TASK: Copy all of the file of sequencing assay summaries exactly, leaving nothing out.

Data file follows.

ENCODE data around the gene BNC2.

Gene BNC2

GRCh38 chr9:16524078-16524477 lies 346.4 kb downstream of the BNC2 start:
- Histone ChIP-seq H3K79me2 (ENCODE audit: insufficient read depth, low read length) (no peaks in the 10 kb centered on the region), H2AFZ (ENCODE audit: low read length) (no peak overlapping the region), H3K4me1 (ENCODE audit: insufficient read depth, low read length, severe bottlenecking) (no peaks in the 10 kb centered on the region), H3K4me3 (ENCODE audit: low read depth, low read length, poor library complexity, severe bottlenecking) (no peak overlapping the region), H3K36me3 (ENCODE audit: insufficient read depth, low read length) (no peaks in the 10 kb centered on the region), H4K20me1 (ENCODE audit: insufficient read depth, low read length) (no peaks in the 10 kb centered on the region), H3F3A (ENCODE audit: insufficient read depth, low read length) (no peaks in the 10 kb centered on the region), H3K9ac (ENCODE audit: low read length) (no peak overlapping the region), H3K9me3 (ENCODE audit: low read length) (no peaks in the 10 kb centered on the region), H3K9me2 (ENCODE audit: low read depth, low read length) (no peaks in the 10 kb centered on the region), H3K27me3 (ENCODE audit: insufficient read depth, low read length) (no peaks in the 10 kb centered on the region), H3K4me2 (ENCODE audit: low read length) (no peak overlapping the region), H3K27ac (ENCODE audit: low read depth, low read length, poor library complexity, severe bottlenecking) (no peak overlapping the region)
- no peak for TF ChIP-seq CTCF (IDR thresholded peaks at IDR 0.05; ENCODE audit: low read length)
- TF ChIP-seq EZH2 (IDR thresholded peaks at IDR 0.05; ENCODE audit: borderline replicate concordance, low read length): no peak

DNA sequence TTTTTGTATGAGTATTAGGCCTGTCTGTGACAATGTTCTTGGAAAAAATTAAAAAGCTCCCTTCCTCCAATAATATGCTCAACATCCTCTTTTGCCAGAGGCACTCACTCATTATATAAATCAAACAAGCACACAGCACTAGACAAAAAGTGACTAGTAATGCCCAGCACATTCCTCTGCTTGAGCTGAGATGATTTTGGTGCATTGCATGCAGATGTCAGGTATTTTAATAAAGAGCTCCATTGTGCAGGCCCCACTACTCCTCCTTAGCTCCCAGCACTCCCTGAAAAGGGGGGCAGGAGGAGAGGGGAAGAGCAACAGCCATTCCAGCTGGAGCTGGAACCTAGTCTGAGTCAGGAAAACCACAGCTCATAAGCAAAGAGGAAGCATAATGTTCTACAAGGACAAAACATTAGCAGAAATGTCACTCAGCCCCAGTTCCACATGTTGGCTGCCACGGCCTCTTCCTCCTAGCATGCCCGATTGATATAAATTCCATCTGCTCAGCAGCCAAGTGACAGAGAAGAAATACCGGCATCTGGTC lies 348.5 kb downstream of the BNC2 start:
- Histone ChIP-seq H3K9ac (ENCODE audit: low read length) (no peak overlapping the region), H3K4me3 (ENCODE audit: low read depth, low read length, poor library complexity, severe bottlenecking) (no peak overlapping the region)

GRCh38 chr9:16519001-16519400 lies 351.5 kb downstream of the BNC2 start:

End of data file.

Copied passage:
ENCODE data around the gene BNC2.

Gene BNC2

GRCh38 chr9:16524078-16524477 lies 346.4 kb downstream of the BNC2 start:
- Histone ChIP-seq H3K79me2 (ENCODE audit: insufficient read depth, low read length) (no peaks in the 10 kb centered on the region), H2AFZ (ENCODE audit: low read length) (no peak overlapping the region), H3K4me1 (ENCODE audit: insufficient read depth, low read length, severe bottlenecking) (no peaks in the 10 kb centered on the region), H3K4me3 (ENCODE audit: low read depth, low read length, poor library complexity, severe bottlenecking) (no peak overlapping the region), H3K36me3 (ENCODE audit: insufficient read depth, low read length) (no peaks in the 10 kb centered on the region), H4K20me1 (ENCODE audit: insufficient read depth, low read length) (no peaks in the 10 kb centered on the region), H3F3A (ENCODE audit: insufficient read depth, low read length) (no peaks in the 10 kb centered on the region), H3K9ac (ENCODE audit: low read length) (no peak overlapping the region), H3K9me3 (ENCODE audit: low read length) (no peaks in the 10 kb centered on the region), H3K9me2 (ENCODE audit: low read depth, low read length) (no peaks in the 10 kb centered on the region), H3K27me3 (ENCODE audit: insufficient read depth, low read length) (no peaks in the 10 kb centered on the region), H3K4me2 (ENCODE audit: low read length) (no peak overlapping the region), H3K27ac (ENCODE audit: low read depth, low read length, poor library complexity, severe bottlenecking) (no peak overlapping the region)
- no peak for TF ChIP-seq CTCF (IDR thresholded peaks at IDR 0.05; ENCODE audit: low read length)
- TF ChIP-seq EZH2 (IDR thresholded peaks at IDR 0.05; ENCODE audit: borderline replicate concordance, low read length): no peak

DNA sequence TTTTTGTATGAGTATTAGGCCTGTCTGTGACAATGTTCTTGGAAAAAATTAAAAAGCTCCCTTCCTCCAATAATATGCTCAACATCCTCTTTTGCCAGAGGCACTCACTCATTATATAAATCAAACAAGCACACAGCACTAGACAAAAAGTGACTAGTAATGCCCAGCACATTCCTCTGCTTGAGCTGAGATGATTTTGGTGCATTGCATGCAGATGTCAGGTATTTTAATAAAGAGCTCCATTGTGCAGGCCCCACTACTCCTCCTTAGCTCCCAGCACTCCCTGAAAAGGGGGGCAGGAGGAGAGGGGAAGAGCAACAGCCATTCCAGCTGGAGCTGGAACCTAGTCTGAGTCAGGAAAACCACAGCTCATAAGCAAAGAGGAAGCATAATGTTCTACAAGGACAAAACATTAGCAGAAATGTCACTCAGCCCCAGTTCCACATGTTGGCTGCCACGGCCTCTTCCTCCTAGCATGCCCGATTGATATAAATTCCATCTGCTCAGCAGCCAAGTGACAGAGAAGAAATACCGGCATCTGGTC lies 348.5 kb downstream of the BNC2 start:
- Histone ChIP-seq H3K9ac (ENCODE audit: low read length) (no peak overlapping the region), H3K4me3 (ENCODE audit: low read depth, low read length, poor library complexity, severe bottlenecking) (no peak overlapping the region)

GRCh38 chr9:16519001-16519400 lies 351.5 kb downstream of the BNC2 start: